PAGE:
The original 757, making its air show debut at Farnborough in 1982

Despite the stories coming out of the Paris Air Show about the Boeing MoM or Middle of Market airliner, the situation concerning a slightly larger and longer flying replacement for its 757 line is one of total uncertainty.

It has been that way for the most of the 10 plus years since the last 757 came off the production line in Seattle in October 2004.

As this Reuters interview makes clear, Boeing doesn’t know whether it will be a wide-body, or an even longer narrow body than the original, which seemed so long if you were disembarking from only one door that you could see the curvature of the earth within an airliner even while it was standing still.

But, it should be recognised that everything Boeing has said about the prospects for such a design makes really good sense. It is just that really good sense can be built into a medium sized (think 767 wide) twin aisle jet, as well as a single aisle number.

And the longer it takes to make a decision, for what Boeing sees as a ten year project, the more opportunity that Airbus has to eat its 757 sized lunch with its proposed LR version of the single aisle A321 NEO jet.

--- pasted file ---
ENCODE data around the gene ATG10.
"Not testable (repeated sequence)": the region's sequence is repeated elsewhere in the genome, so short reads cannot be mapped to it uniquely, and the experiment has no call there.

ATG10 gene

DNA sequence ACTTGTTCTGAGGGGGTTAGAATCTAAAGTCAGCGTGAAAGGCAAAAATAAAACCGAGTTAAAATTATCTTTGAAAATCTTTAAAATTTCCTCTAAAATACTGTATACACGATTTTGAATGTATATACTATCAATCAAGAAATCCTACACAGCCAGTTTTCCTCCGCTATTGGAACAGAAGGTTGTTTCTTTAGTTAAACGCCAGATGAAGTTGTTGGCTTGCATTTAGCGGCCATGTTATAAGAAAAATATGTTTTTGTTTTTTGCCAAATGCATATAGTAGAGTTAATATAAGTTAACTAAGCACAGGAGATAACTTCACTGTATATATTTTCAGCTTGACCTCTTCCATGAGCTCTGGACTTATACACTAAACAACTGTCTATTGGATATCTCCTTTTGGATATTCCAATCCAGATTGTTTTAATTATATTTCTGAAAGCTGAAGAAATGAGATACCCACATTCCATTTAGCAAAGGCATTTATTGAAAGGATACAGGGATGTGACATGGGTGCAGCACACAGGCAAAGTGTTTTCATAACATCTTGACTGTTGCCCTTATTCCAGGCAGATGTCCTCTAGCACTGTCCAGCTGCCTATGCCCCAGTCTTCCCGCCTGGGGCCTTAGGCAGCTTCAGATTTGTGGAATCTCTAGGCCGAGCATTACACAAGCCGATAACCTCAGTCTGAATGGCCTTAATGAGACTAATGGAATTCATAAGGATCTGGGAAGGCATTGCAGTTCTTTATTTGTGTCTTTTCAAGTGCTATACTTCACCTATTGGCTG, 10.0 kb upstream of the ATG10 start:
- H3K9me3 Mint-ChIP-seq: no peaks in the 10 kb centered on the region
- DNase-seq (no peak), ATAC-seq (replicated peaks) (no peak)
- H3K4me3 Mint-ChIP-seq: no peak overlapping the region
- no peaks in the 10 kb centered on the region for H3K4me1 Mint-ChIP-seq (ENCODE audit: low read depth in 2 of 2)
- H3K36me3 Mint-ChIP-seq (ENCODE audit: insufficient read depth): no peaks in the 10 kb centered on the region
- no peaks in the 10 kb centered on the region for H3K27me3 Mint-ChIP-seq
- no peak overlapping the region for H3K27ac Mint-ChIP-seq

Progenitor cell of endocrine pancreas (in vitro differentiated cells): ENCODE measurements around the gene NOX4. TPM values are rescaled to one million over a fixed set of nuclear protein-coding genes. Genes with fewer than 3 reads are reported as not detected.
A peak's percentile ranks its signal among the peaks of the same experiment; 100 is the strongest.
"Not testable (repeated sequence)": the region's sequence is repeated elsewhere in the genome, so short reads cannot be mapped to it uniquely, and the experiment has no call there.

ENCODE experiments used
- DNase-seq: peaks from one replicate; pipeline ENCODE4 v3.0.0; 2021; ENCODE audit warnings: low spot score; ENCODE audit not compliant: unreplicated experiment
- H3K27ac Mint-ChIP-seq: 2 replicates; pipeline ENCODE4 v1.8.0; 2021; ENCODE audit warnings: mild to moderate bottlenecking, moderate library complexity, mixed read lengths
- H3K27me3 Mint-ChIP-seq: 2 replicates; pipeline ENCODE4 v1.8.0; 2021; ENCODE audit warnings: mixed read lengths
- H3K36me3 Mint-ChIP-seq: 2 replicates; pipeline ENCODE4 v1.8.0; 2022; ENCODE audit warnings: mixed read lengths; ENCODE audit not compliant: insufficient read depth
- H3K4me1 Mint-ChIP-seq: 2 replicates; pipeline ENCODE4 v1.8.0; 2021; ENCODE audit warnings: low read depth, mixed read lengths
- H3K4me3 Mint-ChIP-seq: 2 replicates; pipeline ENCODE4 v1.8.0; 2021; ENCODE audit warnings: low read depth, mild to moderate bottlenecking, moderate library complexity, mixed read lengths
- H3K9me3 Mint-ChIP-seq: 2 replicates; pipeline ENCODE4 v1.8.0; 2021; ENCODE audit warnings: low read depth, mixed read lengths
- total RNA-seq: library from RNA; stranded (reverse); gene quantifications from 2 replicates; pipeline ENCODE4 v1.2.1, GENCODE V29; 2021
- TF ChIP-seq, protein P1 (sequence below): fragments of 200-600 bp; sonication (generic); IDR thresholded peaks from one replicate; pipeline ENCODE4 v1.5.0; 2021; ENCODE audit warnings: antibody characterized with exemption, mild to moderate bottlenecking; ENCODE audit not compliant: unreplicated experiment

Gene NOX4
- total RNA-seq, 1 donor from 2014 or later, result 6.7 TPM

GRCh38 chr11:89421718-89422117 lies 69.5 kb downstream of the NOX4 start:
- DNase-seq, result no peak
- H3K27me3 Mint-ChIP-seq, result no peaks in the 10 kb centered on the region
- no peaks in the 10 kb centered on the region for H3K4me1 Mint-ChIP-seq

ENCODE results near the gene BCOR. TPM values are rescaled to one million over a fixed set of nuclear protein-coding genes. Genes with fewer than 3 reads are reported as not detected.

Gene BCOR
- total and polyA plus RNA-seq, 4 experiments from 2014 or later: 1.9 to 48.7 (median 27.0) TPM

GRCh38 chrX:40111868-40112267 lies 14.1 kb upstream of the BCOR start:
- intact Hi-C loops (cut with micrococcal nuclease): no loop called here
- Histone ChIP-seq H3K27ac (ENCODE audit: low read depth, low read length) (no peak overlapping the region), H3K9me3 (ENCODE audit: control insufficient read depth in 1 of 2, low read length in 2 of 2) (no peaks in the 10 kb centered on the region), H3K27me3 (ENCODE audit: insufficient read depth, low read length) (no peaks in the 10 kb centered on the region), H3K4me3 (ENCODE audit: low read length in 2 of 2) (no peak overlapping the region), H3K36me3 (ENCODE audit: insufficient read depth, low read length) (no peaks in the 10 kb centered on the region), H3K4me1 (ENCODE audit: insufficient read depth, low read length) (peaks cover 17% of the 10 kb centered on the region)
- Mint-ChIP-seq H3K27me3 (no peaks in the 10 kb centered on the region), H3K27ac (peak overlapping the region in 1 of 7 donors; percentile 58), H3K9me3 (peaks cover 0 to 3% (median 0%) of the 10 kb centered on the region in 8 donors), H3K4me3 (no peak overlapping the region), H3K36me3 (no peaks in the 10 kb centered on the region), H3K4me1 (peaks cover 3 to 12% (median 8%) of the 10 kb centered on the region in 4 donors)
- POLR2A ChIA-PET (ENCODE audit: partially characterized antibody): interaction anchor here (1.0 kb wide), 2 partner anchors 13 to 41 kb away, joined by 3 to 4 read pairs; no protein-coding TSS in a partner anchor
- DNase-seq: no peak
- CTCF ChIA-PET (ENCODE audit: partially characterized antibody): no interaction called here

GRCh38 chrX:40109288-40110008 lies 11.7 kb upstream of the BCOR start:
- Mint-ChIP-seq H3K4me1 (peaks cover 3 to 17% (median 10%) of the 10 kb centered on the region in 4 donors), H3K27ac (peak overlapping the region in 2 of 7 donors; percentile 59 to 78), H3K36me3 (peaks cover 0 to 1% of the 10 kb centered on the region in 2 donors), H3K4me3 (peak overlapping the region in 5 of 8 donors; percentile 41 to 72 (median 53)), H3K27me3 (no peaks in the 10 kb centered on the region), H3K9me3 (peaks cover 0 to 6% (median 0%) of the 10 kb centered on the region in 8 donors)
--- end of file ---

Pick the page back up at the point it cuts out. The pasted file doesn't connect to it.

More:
And there is no reason why having so dined, Airbus couldn’t then do its own all new MoM, and probably make sure that whatever it did also took in the scope of the A320 NEO as well as going a few frames further than the Boeing Mum, er, MoM, just because it is cussed.

A Mummy fight between Airbus and Boeing could be ugly, or entertaining, depending on just how jaded your viewing tastes have become by the 2020s.

As this story notesĀ  in relation to the stranding of United passengers in Goose Bay, sub arctic Canada recently, even 757s can’t always do trans Atlantic routes as expected at times. Boeing is being smart in looking at improved range for a sort of super Mum, oops, MoM, replacement for the 757.

Which really makes you wonder about airlines that keep insisting they can operate your ho-hum 737s and A320s across the North Atlantic, and at budget fares, in cabin layouts where getting to that you-beaut reduced size toilet up the back becomes something to ponder during the onset of renal failure during the longest seven hours you will ever spend in a jet.

If my big mutha, er mother, was still alive, she would grab Airbus and Boeing by their ear lobes and deliver a very terse lecture about the need to build new comfortable flying machines, just like the Dreamliners were supposed to be.

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